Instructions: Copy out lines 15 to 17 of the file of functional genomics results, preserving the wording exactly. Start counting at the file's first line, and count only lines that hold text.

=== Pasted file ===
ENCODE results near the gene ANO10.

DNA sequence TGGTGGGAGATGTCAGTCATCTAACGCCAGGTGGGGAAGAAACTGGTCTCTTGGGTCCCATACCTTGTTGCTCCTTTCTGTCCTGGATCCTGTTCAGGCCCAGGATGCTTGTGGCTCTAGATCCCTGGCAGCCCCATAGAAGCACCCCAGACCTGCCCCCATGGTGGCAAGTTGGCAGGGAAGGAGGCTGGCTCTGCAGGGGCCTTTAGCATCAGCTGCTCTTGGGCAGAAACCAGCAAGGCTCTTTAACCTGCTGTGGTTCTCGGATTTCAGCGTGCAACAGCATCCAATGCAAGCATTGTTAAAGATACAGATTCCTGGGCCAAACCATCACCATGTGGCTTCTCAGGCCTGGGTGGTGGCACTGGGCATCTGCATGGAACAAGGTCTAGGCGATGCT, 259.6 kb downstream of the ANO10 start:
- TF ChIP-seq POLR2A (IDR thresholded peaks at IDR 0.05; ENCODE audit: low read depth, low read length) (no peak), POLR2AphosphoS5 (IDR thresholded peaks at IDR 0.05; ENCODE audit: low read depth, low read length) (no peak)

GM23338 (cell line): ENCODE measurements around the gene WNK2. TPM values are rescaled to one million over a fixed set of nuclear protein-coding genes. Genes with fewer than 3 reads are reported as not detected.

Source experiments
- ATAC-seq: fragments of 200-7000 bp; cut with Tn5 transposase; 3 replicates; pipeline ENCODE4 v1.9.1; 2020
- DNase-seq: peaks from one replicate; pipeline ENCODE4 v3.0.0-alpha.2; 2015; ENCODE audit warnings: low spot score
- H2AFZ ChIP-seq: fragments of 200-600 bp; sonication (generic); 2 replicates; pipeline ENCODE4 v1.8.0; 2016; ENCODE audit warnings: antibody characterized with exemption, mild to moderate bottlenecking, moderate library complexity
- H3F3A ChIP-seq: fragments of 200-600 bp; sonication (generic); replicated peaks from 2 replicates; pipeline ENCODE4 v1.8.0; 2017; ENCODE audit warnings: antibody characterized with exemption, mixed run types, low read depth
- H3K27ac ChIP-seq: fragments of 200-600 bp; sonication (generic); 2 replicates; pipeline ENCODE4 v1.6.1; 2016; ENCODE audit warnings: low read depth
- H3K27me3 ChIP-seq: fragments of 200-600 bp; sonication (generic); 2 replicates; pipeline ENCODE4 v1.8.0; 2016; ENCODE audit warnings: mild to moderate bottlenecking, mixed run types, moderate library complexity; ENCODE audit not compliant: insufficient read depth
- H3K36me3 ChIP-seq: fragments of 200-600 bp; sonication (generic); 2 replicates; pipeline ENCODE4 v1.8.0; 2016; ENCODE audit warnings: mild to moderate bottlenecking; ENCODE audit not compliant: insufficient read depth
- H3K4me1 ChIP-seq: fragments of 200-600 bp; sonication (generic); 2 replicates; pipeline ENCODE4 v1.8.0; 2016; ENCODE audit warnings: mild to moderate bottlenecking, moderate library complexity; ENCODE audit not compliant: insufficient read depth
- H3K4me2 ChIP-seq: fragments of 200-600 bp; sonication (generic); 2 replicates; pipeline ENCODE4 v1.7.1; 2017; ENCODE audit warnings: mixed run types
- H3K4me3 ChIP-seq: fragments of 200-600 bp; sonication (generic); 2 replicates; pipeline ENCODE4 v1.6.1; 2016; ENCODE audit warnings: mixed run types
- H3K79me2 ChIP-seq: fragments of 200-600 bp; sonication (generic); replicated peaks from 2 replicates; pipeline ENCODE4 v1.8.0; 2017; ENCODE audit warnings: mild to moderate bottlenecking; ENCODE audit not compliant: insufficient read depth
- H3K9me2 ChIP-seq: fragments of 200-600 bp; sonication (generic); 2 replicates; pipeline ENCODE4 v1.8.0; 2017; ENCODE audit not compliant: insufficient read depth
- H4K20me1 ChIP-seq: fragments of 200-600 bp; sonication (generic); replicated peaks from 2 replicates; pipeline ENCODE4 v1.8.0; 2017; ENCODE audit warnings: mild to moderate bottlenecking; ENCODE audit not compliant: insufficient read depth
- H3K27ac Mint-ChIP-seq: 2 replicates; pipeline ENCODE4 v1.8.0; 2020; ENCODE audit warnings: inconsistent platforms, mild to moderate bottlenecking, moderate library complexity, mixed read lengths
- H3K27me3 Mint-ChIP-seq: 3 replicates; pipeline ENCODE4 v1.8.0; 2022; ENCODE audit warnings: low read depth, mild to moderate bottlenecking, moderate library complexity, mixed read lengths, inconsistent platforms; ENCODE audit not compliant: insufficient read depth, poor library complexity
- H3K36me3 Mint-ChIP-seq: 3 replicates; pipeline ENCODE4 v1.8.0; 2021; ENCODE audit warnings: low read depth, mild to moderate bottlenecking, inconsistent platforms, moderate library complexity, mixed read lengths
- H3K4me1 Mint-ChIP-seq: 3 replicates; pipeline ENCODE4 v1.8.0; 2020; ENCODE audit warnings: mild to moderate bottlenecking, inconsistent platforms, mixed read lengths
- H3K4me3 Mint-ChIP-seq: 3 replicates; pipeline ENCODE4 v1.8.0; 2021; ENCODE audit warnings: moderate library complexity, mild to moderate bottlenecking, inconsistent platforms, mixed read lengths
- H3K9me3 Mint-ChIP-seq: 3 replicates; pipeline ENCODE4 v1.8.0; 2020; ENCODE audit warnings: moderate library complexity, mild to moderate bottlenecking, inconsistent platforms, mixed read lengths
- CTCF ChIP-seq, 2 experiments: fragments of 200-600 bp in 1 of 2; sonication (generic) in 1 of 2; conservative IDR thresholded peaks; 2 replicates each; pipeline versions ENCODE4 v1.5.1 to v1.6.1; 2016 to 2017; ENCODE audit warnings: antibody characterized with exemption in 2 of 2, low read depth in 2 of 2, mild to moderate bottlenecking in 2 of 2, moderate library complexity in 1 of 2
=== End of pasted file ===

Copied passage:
- H3K4me3 ChIP-seq: fragments of 200-600 bp; sonication (generic); 2 replicates; pipeline ENCODE4 v1.6.1; 2016; ENCODE audit warnings: mixed run types
- H3K79me2 ChIP-seq: fragments of 200-600 bp; sonication (generic); replicated peaks from 2 replicates; pipeline ENCODE4 v1.8.0; 2017; ENCODE audit warnings: mild to moderate bottlenecking; ENCODE audit not compliant: insufficient read depth
- H3K9me2 ChIP-seq: fragments of 200-600 bp; sonication (generic); 2 replicates; pipeline ENCODE4 v1.8.0; 2017; ENCODE audit not compliant: insufficient read depth